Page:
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    I don't. Parts are all fairly expensive due to the setup time for the machines. I personally know the owners of the shops in my area so it was somewhat inexpensive for me to get rapid prototyping. I would suggest going to a local shop (bring your completed and accurate prints, dxf, dwf, step, cad, etc) and speak with someone there. Some shops don't mind knocking out a part or two to help get you started.
  9. Sean.Crees New Member

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    So i was going over the sketchup I'm making for the case i want, and i noticed a discrepancy with your backplate. I'm designing mine to use a 2U riser card just like you said you're doing with yours, but my backplate cutout for expansion cards is a full slot higher than yours. Are you using a 1U riser card by mistake, or by design?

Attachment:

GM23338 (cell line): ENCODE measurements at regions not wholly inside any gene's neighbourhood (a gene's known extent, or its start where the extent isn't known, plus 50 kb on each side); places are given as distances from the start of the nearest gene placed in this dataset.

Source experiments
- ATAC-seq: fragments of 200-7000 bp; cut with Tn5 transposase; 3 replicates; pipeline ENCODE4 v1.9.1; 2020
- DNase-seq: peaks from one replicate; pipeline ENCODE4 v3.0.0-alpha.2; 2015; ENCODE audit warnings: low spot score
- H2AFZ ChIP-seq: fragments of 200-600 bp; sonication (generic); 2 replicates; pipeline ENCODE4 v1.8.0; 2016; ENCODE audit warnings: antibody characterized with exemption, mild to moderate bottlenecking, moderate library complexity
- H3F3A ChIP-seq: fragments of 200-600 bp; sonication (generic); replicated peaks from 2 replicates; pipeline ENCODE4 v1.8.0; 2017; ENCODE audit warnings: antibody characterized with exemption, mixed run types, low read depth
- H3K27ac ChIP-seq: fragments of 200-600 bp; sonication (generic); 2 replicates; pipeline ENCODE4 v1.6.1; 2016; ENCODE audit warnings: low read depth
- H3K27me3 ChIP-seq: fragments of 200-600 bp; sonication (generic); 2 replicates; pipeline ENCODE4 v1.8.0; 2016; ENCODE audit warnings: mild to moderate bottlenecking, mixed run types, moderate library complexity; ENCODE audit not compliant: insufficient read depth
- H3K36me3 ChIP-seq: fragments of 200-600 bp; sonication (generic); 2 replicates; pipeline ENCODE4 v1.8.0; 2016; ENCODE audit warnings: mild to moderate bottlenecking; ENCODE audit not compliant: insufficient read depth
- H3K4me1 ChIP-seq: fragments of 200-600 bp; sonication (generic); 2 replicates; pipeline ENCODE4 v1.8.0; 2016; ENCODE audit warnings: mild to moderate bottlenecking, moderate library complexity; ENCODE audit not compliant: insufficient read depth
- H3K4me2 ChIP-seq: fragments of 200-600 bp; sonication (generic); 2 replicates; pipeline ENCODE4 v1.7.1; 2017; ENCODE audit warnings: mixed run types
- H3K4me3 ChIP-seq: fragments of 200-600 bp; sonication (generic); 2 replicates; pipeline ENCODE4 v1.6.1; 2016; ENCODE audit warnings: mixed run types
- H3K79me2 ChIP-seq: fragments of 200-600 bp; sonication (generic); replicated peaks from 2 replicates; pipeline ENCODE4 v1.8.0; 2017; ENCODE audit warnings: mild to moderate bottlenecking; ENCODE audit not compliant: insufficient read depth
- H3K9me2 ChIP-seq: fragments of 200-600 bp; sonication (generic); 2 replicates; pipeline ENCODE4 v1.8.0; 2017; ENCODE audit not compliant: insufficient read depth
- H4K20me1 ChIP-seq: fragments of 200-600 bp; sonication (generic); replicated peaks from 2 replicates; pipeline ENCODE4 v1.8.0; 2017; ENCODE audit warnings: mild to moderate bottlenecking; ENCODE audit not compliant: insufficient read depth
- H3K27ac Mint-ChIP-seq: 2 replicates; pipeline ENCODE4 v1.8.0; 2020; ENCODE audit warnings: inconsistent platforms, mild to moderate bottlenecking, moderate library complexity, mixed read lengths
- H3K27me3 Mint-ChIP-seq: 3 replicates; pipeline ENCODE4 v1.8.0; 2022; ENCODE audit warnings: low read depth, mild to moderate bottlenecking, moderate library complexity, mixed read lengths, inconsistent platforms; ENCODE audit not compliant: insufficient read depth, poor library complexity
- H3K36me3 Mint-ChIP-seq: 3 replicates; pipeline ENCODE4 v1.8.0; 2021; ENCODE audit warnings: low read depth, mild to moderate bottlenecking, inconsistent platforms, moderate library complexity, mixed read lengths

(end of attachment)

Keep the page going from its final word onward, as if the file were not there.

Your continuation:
This is what the back of my case looks like so far.

    Attached Files:

  10. Sean.Crees New Member

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    I think i have finally finished this sketchup model. I have double and triple checked every measurement. Here are pics with the top cover closed. If you'd like i can send you the sketchup i have, maybe it could help you with your case.

    Attached Files:

  11. Lazzer408

    Lazzer408

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    Google sketchup is ok to whip up concept drawings but I don't think it will output a format that can head straight to the shop for production. A laser or waterjet would likely use a DXF format that's ready to go with all your edges, holes, bend radius/k-factors, and relief radiuses in place. Those values will depend on the material type, thickness, and machines being used.